Federation: Anyone can be a yoga teacher in Finland

Finland's yoga federation says practitioners should look into their teachers' credentials.

Yoga, which first arrived in Finland in the 1950s, is today part of a broad wellness industry trend. Image: Johanna Talasterä / Yle

Finland does not have set criteria for yoga instructors or teachers. That said, anyone can start teaching a yoga class in the country.

The Finnish yoga federation (Suomen Joogaliitto), which also runs its own programme for aspiring teachers, said it now wants Finland to establish national standards for yoga teacher training.

The association told the Finnish News Agency STT that numerous yoga teacher training courses—ranging in duration from a few months to several years—have cropped up in Finland over the past decade.

"There's a broad range of skill level when it comes to yoga professionals in Finland. Generally yoga teacher courses are more time-intensive than ones geared at future instructors," said Sirpa Immonen, who runs the Finnish yoga federation's teacher training courses.

Immonen said applicants to the federation's teacher training course must have two years' experience practicing with a certified teacher before applying for the programme lasting five to six years.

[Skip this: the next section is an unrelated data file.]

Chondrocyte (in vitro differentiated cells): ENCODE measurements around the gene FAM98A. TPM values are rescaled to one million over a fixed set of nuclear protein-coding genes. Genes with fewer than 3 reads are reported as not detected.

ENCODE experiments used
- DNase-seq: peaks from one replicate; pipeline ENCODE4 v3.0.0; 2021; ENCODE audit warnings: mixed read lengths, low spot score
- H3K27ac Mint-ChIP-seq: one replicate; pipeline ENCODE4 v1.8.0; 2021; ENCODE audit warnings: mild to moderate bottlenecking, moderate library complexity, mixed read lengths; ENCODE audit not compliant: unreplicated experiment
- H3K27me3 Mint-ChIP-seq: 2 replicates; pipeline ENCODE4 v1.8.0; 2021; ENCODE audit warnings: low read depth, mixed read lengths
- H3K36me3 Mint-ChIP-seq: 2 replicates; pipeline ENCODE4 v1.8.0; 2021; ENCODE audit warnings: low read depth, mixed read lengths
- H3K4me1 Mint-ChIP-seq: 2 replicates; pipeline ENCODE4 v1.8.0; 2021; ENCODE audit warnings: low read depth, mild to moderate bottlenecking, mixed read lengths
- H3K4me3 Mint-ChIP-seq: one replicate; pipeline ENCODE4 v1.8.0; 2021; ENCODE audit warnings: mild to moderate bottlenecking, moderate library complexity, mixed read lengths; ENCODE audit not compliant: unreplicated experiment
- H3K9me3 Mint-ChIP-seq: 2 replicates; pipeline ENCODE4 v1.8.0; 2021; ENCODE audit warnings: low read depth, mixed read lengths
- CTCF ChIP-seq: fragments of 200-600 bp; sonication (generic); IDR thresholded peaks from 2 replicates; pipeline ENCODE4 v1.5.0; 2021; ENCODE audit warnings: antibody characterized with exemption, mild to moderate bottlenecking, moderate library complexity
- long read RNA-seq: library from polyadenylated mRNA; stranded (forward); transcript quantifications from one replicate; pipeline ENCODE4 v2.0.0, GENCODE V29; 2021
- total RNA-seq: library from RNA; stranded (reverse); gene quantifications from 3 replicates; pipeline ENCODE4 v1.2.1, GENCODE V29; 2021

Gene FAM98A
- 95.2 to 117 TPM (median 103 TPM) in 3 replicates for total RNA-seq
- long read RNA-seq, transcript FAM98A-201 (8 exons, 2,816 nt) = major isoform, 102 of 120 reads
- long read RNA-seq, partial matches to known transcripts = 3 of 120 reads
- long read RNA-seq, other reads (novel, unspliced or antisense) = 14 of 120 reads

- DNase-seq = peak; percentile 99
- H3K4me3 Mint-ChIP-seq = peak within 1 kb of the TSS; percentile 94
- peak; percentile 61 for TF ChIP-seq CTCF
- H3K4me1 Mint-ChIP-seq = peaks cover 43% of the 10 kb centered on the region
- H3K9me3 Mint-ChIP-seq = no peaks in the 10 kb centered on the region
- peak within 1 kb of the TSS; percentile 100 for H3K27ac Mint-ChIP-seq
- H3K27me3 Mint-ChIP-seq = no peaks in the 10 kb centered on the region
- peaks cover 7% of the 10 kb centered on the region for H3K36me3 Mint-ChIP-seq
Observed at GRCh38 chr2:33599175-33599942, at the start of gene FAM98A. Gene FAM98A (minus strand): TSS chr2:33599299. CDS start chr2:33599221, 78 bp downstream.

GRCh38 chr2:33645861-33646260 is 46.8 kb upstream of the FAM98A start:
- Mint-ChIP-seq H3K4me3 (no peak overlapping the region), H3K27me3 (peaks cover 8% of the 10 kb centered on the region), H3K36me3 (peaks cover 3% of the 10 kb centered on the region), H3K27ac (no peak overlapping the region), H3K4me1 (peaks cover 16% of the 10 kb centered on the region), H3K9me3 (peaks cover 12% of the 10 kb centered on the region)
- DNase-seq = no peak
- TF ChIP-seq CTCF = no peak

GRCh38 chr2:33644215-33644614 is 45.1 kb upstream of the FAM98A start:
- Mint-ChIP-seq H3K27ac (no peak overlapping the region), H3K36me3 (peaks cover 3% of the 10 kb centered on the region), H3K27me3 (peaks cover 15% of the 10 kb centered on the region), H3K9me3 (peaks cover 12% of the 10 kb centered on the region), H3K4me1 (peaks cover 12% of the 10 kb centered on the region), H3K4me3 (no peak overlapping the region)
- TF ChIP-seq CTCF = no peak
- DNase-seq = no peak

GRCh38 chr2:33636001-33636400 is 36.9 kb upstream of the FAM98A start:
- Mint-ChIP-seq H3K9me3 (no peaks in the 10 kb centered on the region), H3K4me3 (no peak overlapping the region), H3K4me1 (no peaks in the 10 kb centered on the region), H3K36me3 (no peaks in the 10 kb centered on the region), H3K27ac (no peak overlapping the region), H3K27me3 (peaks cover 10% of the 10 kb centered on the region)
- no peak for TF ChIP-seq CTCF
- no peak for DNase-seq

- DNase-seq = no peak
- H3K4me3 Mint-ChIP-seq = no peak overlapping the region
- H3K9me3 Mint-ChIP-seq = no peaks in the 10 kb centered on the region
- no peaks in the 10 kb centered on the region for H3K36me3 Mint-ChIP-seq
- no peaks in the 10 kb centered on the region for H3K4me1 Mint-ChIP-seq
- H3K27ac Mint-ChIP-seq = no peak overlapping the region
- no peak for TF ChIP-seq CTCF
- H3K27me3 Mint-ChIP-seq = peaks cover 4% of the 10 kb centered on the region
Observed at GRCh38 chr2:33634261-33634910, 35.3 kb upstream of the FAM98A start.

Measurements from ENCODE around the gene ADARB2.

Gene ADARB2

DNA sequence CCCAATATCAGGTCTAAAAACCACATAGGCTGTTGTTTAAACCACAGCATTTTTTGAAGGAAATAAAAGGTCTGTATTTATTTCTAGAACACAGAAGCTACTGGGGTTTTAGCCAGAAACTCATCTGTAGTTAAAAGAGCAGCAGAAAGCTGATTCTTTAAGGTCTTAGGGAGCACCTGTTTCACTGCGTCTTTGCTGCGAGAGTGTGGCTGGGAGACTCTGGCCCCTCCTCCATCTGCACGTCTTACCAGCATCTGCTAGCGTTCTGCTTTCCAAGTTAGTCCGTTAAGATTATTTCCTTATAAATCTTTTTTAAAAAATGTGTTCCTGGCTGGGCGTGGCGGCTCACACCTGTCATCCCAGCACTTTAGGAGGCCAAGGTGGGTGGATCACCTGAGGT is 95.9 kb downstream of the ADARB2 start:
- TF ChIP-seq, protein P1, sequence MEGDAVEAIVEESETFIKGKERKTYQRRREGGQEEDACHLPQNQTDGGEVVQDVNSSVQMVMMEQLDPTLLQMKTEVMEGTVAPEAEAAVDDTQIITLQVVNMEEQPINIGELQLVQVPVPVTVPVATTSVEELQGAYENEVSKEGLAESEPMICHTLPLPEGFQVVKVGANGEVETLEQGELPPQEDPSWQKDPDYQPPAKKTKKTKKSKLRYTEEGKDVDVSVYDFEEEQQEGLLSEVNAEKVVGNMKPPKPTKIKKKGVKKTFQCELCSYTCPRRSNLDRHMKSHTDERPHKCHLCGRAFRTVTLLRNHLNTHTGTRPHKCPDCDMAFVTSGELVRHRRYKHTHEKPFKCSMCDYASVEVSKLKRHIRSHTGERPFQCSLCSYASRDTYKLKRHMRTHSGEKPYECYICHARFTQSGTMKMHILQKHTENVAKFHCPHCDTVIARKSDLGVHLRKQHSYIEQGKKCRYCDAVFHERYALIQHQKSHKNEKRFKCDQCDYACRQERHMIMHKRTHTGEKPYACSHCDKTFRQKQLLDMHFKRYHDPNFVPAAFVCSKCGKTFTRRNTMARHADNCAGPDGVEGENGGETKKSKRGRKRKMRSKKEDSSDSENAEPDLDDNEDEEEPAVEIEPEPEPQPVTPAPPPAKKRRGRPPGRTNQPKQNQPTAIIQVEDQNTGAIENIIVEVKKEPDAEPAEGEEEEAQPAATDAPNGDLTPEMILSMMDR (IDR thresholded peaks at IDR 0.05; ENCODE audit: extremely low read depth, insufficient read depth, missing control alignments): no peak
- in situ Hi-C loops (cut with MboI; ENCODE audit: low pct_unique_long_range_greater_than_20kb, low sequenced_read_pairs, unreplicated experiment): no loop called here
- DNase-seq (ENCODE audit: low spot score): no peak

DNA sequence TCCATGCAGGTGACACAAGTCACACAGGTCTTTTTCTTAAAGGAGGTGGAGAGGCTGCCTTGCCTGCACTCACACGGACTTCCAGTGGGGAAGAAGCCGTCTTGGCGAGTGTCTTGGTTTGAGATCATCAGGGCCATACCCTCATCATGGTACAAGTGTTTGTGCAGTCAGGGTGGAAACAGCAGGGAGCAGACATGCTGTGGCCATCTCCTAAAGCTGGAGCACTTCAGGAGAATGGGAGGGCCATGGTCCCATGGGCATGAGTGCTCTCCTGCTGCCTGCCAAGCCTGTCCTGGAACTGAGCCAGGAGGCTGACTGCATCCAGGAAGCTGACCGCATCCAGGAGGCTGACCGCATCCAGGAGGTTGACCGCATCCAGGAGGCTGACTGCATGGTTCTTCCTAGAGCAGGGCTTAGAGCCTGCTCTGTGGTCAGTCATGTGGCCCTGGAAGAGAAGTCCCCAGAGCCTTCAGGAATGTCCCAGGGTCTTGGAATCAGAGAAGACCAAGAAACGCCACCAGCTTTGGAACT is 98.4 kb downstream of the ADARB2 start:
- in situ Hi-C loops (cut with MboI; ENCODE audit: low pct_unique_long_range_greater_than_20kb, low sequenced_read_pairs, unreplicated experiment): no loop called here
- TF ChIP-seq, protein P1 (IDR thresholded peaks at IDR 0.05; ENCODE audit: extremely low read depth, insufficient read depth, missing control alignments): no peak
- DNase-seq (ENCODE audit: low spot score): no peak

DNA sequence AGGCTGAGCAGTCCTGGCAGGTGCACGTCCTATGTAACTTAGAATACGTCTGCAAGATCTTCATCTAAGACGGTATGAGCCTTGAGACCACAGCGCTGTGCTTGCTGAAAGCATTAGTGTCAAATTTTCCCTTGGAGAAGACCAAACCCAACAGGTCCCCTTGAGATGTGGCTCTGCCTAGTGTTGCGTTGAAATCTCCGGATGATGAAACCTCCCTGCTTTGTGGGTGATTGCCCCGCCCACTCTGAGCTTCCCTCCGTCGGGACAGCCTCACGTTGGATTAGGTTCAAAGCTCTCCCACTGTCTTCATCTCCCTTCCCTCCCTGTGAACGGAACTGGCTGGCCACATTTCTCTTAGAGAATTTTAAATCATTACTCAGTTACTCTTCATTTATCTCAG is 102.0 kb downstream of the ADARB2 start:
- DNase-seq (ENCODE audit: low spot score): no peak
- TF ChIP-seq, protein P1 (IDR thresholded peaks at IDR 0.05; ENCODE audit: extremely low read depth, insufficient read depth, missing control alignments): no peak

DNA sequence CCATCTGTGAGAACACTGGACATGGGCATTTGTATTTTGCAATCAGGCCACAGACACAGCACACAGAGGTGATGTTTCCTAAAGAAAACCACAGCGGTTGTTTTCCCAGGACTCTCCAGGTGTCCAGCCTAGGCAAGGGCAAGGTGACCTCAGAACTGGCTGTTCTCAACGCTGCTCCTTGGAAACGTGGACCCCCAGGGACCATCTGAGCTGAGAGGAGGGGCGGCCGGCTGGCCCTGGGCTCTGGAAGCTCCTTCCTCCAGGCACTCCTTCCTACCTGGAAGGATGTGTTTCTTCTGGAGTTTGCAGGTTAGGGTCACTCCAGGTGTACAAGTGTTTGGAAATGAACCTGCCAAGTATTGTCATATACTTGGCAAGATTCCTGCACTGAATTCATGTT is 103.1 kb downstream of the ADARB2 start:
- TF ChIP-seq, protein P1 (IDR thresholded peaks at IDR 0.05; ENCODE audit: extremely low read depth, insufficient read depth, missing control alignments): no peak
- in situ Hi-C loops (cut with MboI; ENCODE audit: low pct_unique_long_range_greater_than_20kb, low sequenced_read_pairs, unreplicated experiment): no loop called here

She pointed out that teachers with relatively little training may not have enough knowledge of the type of yoga they're teaching, as the ancient form of fitness encompasses many different aspects.

"Very physically challenging types of yoga require good knowledge of postures and anatomy. Overextending in certain positions can lead to joint problems," Immonen explained.

From side hustle to full-time job

Minna Lahdenperä, president of the Finnish yoga federation, said it's difficult to estimate how many yoga instructors and teachers are active in Finland as new teacher training courses are starting all the time.

"Our federation alone has trained 900 teachers in Finland," she said.

Ten years ago, most yoga teachers taught classes on the side, according to Lahdenperä. Finland has, however, seen many private yoga schools established in recent years, with many teachers also running their own businesses. This means more people are making a full-time living by teaching what has become a popular form of physical exercise.

Yoga, tied to ancient Indian philosophy, first arrived in Finland in the 1950s. The country experienced a yoga boom in the early 2000s, and the practice has continued to attract followers since.

"People are looking for a way of balancing their hectic pace of life. They want to calm down but also maintain their physical health," Lahdenperä added.